Vertebral abnormalities may predict future fracture
MedWire News: Researchers have developed a vertebral fracture risk (VFR) score that can predict future fracture risk among postmenopausal women.
The VFR score is based on anterior, middle, and posterior vertebral heights measured from vertebrae T12 to L5 in lumbar radiographs, explain Martin Lillholm (Synarc Imaging Technologies, Herlev, Denmark) and colleagues.
The researchers hypothesized that an unfractured lumbar vertebra that shows an abnormal change of one or more of these three vertebral heights is more likely to fracture or cause fractures than one which keeps within the normal range of shape variations.
They therefore constructed the computer-based VFR score using vertebral prefracture shape variations, to give a probability of sustaining a fracture on a scale of 0-1, where 1 represents a clear prevalent fracture.
The ability of the VFR to predict future fracture was then tested in a group of 126 postmenopausal women, 25 of whom sustained at least one incident lumbar fracture (cases) and 101 controls that maintained skeletal integrity during a 6.3-year follow-up period.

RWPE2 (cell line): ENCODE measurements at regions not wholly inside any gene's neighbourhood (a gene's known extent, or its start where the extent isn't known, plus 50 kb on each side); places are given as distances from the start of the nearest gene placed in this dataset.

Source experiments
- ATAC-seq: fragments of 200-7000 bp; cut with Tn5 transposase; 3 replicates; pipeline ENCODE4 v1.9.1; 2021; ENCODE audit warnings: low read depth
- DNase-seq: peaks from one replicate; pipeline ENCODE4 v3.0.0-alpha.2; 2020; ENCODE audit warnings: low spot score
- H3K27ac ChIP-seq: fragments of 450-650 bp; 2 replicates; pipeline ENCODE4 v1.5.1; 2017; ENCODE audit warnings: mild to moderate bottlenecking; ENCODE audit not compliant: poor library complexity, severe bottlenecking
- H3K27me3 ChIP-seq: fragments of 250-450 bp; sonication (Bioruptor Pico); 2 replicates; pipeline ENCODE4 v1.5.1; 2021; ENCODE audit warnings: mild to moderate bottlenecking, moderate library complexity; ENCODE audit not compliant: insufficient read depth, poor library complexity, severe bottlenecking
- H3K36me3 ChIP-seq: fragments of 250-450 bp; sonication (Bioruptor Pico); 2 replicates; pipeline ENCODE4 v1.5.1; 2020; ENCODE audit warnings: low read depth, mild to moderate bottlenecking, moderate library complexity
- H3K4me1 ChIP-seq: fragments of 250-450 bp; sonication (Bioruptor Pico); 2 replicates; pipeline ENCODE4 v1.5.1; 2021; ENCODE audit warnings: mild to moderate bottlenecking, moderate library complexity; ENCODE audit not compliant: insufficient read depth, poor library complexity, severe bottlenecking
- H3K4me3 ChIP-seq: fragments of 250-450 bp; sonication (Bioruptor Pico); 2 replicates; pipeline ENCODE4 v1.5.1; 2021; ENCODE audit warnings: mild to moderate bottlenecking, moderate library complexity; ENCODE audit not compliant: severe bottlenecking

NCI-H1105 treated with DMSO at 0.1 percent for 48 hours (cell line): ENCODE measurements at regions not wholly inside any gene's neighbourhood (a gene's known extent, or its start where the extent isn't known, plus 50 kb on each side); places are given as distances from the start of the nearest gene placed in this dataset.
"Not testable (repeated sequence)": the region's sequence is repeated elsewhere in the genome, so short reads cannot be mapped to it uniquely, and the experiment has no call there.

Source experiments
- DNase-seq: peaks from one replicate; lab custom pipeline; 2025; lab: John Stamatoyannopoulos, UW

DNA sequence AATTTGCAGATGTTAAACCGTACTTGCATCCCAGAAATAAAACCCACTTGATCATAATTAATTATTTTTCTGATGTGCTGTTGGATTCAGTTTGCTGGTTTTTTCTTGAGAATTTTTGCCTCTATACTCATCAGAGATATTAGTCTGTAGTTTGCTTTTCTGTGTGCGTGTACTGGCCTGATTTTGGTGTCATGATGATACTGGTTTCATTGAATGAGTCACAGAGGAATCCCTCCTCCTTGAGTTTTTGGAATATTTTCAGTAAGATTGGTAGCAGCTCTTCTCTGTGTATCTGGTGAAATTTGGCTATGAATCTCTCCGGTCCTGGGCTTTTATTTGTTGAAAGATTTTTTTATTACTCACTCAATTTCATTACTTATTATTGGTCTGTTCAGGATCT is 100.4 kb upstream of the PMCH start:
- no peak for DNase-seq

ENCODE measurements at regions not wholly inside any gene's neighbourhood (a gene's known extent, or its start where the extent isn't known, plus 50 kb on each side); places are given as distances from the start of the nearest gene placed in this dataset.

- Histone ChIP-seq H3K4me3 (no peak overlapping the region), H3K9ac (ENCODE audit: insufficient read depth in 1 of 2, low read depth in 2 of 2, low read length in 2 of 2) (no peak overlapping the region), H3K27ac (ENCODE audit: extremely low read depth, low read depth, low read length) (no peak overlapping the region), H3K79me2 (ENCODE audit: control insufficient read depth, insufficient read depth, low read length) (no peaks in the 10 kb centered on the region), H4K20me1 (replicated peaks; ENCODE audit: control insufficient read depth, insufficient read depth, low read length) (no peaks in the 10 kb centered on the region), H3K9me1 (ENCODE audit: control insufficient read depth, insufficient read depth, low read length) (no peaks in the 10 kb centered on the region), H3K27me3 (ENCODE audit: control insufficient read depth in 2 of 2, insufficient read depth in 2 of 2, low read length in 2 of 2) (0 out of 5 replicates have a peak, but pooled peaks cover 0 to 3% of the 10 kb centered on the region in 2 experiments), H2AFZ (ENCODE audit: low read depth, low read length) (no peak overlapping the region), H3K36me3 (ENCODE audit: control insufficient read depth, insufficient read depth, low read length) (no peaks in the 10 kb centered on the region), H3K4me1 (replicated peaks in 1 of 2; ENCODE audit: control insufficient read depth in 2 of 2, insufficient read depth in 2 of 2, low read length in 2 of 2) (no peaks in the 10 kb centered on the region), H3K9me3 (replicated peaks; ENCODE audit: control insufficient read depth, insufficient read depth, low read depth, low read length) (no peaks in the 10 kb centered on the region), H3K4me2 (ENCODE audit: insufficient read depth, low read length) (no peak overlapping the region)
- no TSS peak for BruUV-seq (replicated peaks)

At baseline, none of the women displayed any sign of calcium metabolism disorders or bone disease, or took any medication known to affect bone metabolism.
Based on the single most deformed vertebra, the researchers found that the baseline VFR score was significantly higher in cases than controls, at 0.67 versus 0.35, respectively. The score was also significantly higher in the cases when the mean (M)VFR score was calculated across T12-L5, at 0.57 versus 0.41, respectively.
A median area under the receiver operating characteristic curve of 0.82 indicated that VFR separated cases from controls with a high degree of discrimination. The discriminatory ability of the MVFR score was marginally lower at 0.73.
This, say the researchers, suggests that using the most deformed vertebra produces better fracture predictions than the mean across vertebrae T12-L5.
When the researchers divided the VFR scores into tertiles, they found that patients in the highest tertile had a 35 times higher risk for fracture than those in the lowest tertile.
Writing in the journal Osteoporosis International, Lillholm and co-authors conclude that the VFR may be a "viable supplement to bone mineral density and standard risk factors to select 'fracture free but likely to fracture' subjects from a general screening population."
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By Laura Dean